Then finally I rode for an hour on one of my flattest courses. Aerobically for 45mins HR 122-140, cadence in the 50s on the steep bits and 93 on the rest. If I dropped below 85 or went over 100 I changed gear. In the last 15 mins I allowed my heart rate to go up to 158 and kept the same cadence of 93 and 70-80 on the two hilly bits in that last quarter. I went over 158 once and backed off.
The result was the fastest last quarter I had achieved on that course and more importantly it felt good.
I believe it was Cinelli who said this was a good way to pace a longer ride. 75% perspiration, last 25% power up.
So here is my revised week:
Mon R5 HR 122-140 RPM 55 up and 93 elsewhere.
Tue Mtb 20kph for as long as I have time (I'm in training for a solo 12hr)
Wed STRENGTH 10/20s/rest on hilly 1hr course
Thur PB attempt@rpm93 75% at R6 HR 122-158. 25% at R8 HR 140+
Fri Mtb 20kph for as long as I have time
(Optimum ROPE rpm 93. >100 upshift. <85 downshift. Optimum HCTT rpm 70-80. R5 aerobic optimum rpm 55.)
Sounds a little complicated, but I'll do that next week and report back. Cheers,
It's hilly where i live (Bedfordale) and with a PM i can keep a constant power level on the flat and uphill, the problem it's usually not safe for me to ride downhill at full speed (even just rolling, let alone at full power) due to corners, stops, and all that stuff. So.... I don't train up here on the road. I use the trainer or go down to the flat.
If I could find a safe loop where I could keep the power on then that'd be an option but over winter I found on the downhills I'd get too cold so I gave up. Should do a few exploration rides now it's warmer and see how I go.
/ Giant OCR / Go Vegan /
If you're cycling for over 1min, then it's aerobic.
If I were you, do the weekly time trials! For most (all?), there is no better way to spend your training time than redlining for an hour and beyond! Seriously.
As a sidenote, my max heart rate is probably 200, I've hit 198 in the lab once without doing a max session (but was hurting, don't get me wrong). One of the few times I wore a heart rate monitor was on a 40km TT, and sat on 186bpm the whole time, that's what... 90%?
Doing the one hour redline TT courses I've set out for myself round here which are all hilly I average about 158 which sounds low, but is 90% of my max. I have a weirdly low heart max. To get it to 170 I have to kill myself on a hill. I can average high 160s on a 10 minute hill. When I put the effort into finding my max at 175 I promptly fell off the bike. When I used to do XC Mtb races I'd average about 163 for an hour.
My problem has always been pacing. The idea was to teach myself to hold back for a bit and ride more efficiently by picking a comfortable range of rpm and beat. One example would be a 4 lap course I do. Best lap is always the first, then I suffer for 2 and come back stronger in the 4th. In the terrible 4 lap flat TT I did last week I did 8:30 for lap one then 9:10, 9:40, 9:50 or something like that. I blew it.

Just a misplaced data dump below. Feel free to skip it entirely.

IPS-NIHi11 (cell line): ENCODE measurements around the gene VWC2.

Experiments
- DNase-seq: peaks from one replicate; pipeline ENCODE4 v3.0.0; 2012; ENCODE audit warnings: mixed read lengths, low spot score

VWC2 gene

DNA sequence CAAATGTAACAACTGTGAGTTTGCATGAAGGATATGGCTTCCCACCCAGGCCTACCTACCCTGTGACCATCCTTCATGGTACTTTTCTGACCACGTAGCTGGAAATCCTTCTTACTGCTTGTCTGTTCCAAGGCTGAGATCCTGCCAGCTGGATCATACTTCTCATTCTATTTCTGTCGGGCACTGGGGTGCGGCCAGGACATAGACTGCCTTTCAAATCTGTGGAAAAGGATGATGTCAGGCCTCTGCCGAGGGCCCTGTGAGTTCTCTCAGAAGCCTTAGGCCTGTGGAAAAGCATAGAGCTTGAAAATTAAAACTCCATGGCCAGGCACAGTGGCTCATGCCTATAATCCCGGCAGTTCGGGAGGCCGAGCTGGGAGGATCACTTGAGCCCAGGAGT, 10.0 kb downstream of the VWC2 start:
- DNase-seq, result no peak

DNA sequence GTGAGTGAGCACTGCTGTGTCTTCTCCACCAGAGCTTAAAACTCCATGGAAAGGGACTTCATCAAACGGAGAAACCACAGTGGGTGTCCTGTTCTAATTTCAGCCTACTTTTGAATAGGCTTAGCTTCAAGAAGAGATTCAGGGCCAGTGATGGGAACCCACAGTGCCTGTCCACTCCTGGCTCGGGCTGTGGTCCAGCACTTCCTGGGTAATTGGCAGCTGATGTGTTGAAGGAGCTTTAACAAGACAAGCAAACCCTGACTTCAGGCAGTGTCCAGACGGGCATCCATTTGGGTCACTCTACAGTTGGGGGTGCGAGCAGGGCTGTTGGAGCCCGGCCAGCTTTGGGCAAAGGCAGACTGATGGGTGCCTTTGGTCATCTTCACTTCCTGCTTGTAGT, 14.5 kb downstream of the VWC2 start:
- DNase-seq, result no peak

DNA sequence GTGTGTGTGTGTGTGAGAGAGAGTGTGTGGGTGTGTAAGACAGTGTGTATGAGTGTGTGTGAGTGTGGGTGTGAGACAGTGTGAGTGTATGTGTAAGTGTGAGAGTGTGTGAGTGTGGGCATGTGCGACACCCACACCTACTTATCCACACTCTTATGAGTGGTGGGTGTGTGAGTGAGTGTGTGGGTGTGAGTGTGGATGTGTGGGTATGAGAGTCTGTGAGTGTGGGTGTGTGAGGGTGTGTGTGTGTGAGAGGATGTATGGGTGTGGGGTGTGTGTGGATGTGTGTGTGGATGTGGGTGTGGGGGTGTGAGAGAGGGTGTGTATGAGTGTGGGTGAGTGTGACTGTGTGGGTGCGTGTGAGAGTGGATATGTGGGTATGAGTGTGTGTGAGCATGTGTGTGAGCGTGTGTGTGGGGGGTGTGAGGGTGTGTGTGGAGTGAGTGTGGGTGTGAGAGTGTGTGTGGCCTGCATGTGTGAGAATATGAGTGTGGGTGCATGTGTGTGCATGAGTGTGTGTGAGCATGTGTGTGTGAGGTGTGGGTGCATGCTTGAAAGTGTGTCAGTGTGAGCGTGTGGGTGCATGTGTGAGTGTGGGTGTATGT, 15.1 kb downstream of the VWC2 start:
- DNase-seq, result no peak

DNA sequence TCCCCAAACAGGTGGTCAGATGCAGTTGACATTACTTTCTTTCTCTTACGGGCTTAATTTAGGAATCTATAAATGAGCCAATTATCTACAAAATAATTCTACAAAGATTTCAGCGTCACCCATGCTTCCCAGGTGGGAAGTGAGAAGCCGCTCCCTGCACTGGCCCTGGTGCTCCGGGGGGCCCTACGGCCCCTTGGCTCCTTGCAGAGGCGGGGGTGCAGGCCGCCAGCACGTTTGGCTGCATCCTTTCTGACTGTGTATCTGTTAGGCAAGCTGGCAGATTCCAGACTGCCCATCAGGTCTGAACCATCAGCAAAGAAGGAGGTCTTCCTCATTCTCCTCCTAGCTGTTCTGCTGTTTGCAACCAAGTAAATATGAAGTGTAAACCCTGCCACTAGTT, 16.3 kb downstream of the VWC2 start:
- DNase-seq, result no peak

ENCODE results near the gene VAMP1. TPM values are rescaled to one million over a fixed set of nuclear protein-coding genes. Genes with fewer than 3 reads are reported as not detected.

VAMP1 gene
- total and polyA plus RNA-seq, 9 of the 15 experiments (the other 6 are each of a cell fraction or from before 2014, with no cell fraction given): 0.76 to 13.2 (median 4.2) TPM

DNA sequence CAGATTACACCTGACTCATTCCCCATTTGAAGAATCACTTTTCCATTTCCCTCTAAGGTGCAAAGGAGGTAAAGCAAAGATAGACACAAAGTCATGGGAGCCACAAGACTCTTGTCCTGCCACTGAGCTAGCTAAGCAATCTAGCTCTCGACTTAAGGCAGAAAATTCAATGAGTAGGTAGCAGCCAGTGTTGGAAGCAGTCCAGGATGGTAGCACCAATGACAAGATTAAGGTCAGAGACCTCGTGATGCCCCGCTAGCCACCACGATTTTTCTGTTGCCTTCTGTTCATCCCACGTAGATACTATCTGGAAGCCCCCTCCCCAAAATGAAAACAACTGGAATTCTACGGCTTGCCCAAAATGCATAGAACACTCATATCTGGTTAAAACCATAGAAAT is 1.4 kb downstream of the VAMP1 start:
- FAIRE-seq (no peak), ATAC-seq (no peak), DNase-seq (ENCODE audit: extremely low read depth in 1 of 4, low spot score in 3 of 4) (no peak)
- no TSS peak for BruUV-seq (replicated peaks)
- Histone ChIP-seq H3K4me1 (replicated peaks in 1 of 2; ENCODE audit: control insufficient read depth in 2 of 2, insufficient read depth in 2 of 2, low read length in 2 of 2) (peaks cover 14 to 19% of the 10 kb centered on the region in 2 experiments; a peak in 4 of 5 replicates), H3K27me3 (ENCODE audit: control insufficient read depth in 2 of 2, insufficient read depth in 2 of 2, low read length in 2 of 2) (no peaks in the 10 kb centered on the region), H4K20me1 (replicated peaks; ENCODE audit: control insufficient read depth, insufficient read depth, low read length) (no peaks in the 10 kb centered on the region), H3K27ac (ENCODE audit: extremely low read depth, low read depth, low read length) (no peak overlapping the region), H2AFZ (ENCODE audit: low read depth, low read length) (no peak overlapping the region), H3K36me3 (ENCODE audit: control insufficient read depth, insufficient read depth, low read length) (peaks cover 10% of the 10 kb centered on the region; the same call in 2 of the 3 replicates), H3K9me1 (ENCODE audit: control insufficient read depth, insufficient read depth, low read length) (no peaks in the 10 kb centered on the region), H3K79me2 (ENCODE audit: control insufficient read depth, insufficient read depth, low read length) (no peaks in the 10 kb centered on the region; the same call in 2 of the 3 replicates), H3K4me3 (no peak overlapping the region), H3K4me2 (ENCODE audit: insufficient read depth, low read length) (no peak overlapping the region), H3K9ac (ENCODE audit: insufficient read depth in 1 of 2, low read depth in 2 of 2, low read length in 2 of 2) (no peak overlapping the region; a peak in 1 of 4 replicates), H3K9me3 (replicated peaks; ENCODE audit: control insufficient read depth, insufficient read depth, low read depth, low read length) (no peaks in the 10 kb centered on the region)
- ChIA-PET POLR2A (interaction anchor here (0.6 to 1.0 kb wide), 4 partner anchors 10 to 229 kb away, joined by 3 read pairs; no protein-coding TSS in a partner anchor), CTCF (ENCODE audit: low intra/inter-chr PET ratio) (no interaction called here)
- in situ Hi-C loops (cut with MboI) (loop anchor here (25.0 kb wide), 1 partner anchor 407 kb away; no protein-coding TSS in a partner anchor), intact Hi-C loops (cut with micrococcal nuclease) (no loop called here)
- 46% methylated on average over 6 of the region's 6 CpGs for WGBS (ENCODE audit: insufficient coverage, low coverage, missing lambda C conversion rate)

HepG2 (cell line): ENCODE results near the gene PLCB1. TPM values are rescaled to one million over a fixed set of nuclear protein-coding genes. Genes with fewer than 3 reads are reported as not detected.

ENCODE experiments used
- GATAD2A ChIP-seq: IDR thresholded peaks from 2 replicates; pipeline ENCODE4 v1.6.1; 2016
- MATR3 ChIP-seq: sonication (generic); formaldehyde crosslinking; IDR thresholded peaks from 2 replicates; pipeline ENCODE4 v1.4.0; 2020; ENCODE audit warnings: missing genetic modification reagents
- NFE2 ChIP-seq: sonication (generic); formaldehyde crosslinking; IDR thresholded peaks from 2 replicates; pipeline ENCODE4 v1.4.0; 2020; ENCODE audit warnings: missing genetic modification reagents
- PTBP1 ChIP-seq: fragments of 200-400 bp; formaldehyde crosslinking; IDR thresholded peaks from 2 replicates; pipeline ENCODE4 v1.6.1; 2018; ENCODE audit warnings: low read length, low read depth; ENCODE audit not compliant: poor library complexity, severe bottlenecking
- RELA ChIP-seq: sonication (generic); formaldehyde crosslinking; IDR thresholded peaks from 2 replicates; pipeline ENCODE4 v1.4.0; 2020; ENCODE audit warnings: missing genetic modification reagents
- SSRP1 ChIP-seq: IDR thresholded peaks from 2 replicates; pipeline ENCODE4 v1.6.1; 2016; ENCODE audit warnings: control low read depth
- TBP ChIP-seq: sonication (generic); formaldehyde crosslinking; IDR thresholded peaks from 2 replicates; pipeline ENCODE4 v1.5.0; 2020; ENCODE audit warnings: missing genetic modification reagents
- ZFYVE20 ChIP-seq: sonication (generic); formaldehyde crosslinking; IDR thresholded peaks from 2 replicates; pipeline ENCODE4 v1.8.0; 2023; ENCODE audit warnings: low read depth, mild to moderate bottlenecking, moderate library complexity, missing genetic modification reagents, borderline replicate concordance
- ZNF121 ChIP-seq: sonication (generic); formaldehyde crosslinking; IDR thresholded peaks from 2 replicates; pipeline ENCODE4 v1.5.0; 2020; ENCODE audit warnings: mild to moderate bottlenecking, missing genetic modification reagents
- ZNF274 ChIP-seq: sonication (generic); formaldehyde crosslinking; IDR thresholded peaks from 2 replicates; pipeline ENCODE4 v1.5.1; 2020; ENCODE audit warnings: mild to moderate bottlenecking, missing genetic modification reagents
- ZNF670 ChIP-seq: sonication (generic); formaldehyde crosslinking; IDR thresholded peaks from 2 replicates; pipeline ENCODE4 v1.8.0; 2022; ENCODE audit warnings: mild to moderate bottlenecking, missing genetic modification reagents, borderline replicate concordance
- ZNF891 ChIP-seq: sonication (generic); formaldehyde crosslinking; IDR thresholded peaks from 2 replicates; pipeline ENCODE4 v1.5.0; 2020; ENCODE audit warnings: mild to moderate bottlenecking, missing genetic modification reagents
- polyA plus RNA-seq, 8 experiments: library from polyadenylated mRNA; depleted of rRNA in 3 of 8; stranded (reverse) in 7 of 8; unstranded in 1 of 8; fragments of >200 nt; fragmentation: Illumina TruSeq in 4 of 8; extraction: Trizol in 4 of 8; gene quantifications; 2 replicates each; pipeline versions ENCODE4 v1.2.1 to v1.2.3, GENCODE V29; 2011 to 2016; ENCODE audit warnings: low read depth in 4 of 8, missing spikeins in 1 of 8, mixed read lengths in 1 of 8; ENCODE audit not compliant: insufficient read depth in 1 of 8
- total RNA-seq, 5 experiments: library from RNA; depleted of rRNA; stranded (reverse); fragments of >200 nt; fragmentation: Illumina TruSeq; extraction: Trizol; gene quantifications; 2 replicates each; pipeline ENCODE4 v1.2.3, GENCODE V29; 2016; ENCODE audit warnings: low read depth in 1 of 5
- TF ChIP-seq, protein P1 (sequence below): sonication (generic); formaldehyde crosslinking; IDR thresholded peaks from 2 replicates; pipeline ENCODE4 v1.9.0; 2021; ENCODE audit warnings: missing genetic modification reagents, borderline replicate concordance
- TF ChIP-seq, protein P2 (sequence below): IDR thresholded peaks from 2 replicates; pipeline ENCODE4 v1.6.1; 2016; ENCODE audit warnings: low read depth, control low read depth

I have a similar max, have seen 203 on the hrm. I use the HR monitor as an adjunct to the burning in my legs and percieved effort in tt's. If it drops into the 170's I dig harder, I usually average in the mid 180's. Didn't have to do that in the last tt though. Had our club pharlap in front of me in a 24k tt, average HR190, stopped looking at it after a while, had nothing left anyway.
Well, I experimented with using both comfortable heart rate zones and cadence zones on different terrain. I kept to my week training plan.
The result was positive.
I beat a pb on a short course without going too deep by keeping my heart rate down to a 90% limit and pushing the biggest gear I could at the same time at a cadence of 70-80 on the climby bits and 90-95 on the flat bits and downy bits. The first 2/3 (15 minutes) I was only 5 seconds down and felt great. The final 1/3 I went harder and came in 10 seconds up. I think I could have taken more time if I'd only gone redline in the last minute, rather than blasting up a short rise 5 minutes from the end and suffering for it.
At the end of the working week training plan I got to thinking that pacing and tempo was good for me, and pushing big gears at low cadences was not, but I didn't want to be strapped up to heart rate monitors and cadence counters all the time, so I worked out a simple count I could do which would put me in the right cadence zone, and would then use comfort as a guide to which gear to be in.
This worked really well on a 200k superhilly Audax ride I did yesterday. All I did was count 1234 quickly with each foot being 1,3 and 2,4. I'd worked out from my cadence meter on Friday that this count equated to roughly 80-95 (fairly big range but not too low or high). Once my tempo felt good I'd stop the count and ride along quite comfortably until the terrain changed again. On the hills I used another count, sounds a bit daft but distracts from the pain: 1 for sorrow 2 for joy etc, the magpie song. All this did was stop me from accelerating or dropping off by keeping the pace regular. Even on the 15% final climb I felt good. In fact that was the easiest 200 I've done and it had 4000m+ of climbing! I attribute this to comfortable pacing and thank the posters who encourged me to listen to my body.
Finally, I would also like to say a little bit of science did me no harm. It helped me work out what works best for my physiology. Without it I'd be trying to emulate Contador's mad cadence or worse trying to big chainring every hill. I would also continue to falsely believe that what works best for me is to go out full gas, accept the inevitable fade and come 'good' at the finale. That's crap and now I know it.